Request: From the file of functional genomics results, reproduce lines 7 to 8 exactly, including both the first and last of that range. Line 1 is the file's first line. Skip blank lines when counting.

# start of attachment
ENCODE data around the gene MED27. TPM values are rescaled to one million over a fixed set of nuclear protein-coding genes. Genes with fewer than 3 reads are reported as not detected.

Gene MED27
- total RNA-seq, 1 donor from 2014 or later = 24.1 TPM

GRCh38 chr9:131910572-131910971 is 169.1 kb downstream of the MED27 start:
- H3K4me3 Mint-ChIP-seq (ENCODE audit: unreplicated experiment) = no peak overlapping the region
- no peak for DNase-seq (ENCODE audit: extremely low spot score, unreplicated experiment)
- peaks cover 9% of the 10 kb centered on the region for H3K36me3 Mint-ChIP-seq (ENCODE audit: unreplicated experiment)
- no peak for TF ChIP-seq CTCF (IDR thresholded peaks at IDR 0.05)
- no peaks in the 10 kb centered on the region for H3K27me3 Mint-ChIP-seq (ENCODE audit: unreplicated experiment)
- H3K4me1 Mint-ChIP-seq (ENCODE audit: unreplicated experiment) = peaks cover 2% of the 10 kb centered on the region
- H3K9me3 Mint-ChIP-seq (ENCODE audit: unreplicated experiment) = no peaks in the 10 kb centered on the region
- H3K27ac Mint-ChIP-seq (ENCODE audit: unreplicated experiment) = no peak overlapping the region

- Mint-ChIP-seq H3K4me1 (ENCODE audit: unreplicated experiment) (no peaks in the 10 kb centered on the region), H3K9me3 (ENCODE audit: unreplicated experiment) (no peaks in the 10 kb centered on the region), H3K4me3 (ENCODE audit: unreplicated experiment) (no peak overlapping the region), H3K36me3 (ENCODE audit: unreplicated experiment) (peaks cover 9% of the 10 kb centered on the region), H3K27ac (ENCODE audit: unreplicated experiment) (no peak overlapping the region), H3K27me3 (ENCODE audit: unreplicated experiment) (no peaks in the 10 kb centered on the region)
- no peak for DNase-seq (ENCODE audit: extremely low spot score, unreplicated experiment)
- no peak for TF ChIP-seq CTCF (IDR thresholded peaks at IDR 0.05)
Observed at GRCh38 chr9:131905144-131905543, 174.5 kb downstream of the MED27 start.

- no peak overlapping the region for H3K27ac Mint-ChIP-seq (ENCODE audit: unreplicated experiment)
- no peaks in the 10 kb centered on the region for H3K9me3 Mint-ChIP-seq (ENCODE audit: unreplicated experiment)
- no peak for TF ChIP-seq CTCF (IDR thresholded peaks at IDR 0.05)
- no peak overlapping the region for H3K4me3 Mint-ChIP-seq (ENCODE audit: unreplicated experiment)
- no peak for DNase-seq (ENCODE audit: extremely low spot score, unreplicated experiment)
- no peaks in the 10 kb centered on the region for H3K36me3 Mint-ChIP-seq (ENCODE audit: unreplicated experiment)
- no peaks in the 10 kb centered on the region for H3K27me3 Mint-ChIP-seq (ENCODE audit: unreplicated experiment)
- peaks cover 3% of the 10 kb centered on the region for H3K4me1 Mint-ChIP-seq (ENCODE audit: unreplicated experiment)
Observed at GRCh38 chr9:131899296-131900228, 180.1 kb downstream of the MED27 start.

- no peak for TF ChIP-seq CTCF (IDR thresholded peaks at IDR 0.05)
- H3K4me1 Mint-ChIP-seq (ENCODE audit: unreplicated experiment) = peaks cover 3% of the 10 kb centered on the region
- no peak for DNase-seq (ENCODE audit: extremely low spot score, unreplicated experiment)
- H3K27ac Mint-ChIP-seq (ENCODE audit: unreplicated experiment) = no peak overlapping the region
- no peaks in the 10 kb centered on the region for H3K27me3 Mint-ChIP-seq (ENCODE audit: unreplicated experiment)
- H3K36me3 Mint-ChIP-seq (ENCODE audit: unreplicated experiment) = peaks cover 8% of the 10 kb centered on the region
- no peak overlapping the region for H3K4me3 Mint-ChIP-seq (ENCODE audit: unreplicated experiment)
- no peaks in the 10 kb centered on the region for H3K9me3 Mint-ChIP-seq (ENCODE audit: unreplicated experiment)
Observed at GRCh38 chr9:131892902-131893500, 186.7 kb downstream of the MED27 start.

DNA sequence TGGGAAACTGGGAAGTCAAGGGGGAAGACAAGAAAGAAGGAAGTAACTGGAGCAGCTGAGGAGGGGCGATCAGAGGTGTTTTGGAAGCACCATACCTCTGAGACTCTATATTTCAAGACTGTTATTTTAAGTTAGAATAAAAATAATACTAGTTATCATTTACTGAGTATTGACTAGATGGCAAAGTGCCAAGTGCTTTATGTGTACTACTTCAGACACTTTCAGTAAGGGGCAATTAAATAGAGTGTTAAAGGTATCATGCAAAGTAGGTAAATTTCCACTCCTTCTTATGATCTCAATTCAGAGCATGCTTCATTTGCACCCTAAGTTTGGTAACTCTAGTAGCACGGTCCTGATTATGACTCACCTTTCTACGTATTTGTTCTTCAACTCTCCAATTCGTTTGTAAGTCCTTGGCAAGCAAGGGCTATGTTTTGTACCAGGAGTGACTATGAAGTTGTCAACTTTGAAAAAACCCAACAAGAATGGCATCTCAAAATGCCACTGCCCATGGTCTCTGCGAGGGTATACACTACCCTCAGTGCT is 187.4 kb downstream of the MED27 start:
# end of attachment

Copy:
- peaks cover 9% of the 10 kb centered on the region for H3K36me3 Mint-ChIP-seq (ENCODE audit: unreplicated experiment)
- no peak for TF ChIP-seq CTCF (IDR thresholded peaks at IDR 0.05)